We Love Death; We Need to Stop [OPINION]


Evan Deickman

17 young men and boys were killed and eaten. And people are romanticizing this.

Again, I take a look at Netflix’s newest series; one striking up a lot of internet controversy, but also some serious reevaluations into what’s okay for people to consume in the media.

“Monster: The Jeffrey Dahmer Story,” is a cinematic, and gruesome retelling of the mass serial killer, known for eating young men and boys, killing, and raping them. 

“[…]It felt like reliving it all over again. It brought back all the emotions I was feeling back then,” said Rita Isbel, sister of 19-year-old  Errol Lindsey, one of Dahmer’s victims, when talking about the series release.

Eric Perry, Rita and Errol’s cousin, tweeted about how Netflix, or most other documentaries, don’t reach out to family members in advance.

“Like recreating my cousin having an emotional breakdown in court in the face of the man who tortured and murdered her brother is WILD. WIIIIIILD,” Perry said in a tweet replying to the recreating of Rita Isbel’s victim statement. 

The upset around Netflix’s show hasn’t been shared just by the victim’s family members, but also by many commenting on the outside too, as the disgusting humanization of killers continues.

By being murdered, these people are robbed of a legacy. It doesn’t matter who they are, or what they did. They will always simply be a photo and a name in a lineup of victims,” Guardian Writer, Stuart Heritage wrote.

This isn’t just limited to Jeffery Dahmer; it stretches further out. Ted Bundy, in the film, “Extremely Wicked, Shockingly Evil and Vile,” stars Zac Efron as Bundy, the popular “High School Musical” actor.

The movie was sold to Netflix and overall generated 9.8 million dollars at the box office, with no specific counts of viewership. Monster: The Jeffrey Dahmer Story, in its first week already generated 196.2 million hours.

“It was difficult to view him as a serial killer, and his role as a villain was incredibly sexualized,” said Allison Wargo, a Rohnert Park resident,“[It] created a huge fandom behind it making girls want a serial killer as a boyfriend. It was a hard role to be taken seriously.”

Rohnert Park is a place where 7 or more girls were killed by a hitchhiker. Many suspect the likes of Ted Bundy to commit these crimes, though it’s still unsolved to this day.

Night Stalker,” another Netflix show published in 2021, is a retelling of Richard Ramirez, who murdered 15 people throughout the 80s, which displays more ways people can romanticize these people.

One Twitter user, CU1L4RICHIE, captioned a photo of Ramirez by saying “‘I’m in love with Richard Ramirez and nobody can tell me different” and “every part of Richard Ramirez is perfect.’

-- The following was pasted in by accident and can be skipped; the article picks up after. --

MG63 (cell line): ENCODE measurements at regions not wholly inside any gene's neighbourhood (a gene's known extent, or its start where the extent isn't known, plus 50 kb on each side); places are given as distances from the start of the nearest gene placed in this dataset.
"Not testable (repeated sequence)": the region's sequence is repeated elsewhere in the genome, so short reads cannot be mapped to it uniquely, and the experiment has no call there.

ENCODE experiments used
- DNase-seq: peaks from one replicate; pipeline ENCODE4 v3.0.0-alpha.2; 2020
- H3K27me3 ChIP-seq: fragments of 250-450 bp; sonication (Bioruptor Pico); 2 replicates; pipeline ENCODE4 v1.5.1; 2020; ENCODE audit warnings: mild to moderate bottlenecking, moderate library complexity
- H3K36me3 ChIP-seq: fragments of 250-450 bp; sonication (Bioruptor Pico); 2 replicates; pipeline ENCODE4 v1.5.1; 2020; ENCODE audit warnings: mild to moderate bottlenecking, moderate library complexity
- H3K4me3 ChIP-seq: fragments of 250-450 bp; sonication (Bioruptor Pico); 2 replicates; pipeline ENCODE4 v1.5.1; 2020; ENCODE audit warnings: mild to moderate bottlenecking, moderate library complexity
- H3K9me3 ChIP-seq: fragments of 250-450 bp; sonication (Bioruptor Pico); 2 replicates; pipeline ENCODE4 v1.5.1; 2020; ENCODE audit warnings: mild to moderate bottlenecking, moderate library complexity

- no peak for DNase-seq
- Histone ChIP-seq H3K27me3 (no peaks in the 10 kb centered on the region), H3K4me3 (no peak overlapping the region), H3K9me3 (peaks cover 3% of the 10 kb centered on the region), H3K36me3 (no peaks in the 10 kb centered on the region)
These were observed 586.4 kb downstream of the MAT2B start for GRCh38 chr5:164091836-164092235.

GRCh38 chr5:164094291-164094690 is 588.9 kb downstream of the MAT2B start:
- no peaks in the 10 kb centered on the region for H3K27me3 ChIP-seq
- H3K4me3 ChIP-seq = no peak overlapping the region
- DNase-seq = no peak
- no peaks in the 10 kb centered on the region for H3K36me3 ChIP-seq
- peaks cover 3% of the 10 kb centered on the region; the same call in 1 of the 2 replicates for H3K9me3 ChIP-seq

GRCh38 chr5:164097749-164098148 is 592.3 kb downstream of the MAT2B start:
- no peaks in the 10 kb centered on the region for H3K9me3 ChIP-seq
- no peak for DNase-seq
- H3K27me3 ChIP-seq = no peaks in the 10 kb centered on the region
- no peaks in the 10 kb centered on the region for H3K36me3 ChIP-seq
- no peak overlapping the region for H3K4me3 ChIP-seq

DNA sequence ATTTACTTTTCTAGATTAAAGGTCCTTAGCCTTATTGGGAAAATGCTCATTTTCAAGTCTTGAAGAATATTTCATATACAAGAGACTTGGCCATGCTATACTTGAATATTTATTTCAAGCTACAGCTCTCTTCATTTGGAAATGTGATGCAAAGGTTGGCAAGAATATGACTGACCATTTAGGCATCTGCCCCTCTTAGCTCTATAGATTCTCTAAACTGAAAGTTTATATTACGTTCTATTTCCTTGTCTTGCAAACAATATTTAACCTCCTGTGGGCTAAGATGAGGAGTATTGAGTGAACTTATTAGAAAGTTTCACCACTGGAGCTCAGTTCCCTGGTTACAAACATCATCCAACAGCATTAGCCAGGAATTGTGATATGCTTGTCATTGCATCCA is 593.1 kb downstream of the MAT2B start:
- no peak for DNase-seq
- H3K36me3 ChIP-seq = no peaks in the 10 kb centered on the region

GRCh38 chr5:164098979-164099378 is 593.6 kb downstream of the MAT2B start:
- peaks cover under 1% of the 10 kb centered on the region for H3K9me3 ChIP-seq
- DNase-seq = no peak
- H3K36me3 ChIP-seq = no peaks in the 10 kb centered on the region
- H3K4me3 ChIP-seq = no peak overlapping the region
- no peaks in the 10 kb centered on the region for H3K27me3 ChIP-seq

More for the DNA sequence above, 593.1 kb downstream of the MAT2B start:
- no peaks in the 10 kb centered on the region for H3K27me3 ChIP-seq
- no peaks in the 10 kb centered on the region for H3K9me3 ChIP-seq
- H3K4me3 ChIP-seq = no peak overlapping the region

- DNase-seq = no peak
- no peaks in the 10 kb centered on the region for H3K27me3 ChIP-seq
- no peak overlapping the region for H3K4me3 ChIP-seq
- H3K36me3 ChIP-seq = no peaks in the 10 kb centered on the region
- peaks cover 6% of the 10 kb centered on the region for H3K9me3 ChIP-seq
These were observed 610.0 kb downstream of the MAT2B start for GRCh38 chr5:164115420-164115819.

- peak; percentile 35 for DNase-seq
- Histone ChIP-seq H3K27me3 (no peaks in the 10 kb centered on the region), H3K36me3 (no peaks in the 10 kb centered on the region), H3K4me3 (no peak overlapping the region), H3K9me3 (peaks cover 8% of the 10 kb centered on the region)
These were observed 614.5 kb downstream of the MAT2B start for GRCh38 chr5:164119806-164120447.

Netflix, Netflix, Netflix. 

Though Netflix hasn’t been the only place getting hit by the overwhelming question, “why do we still romanticize death,” many “True Crime” podcasts and shows have been scrutinized for this odd fantasy with death.

Over 73% of true crime viewers are women, according to the research paper, “The Podcast Consumer 2019″ by Boling and Hull, women, and roughly 51% of women are serial killer victims. Caroline Callicutt, a Garnet and Black writer said, “it is most often thought that women enjoy true crime so much because they think they can learn survival skills from it.”

Murder media can operate psychologically like a fairy tale or a bedtime story, in that it may help people manage their fears within a narrative framework,” Wistar Murray wrote, a writer at Thriveworks. Marketed oftentimes towards women, “murder media” often is said to help protect or educate. 

Many believe if you can avoid putting yourself in dangerous situations, such as those victims of killings had been in, they will be safer.

Though for one to describe it as a “fairy-tale” can often make the real-life consequences of these horrible stories forgotten. 

When retelling a story of a serial killer, with an attractive main lead, the whole purpose of “helping the victim’s family,” and increasing awareness of the story, is thrown out the window. 

Eric Perry tweeted, “if you’re actually curious about the victims, my family (the Isbell’s) are pissed about this show, It’s retraumatizing over and over again[.]” 

As long as our love of death continues, the less we’ll love and cherish the memories of the people who’ve been affected by killers.

“It’s sad that they’re just making money off of this tragedy. That’s just greed. […]I don’t need to watch it. I lived it. I know exactly what happened,” Rita Isbel said.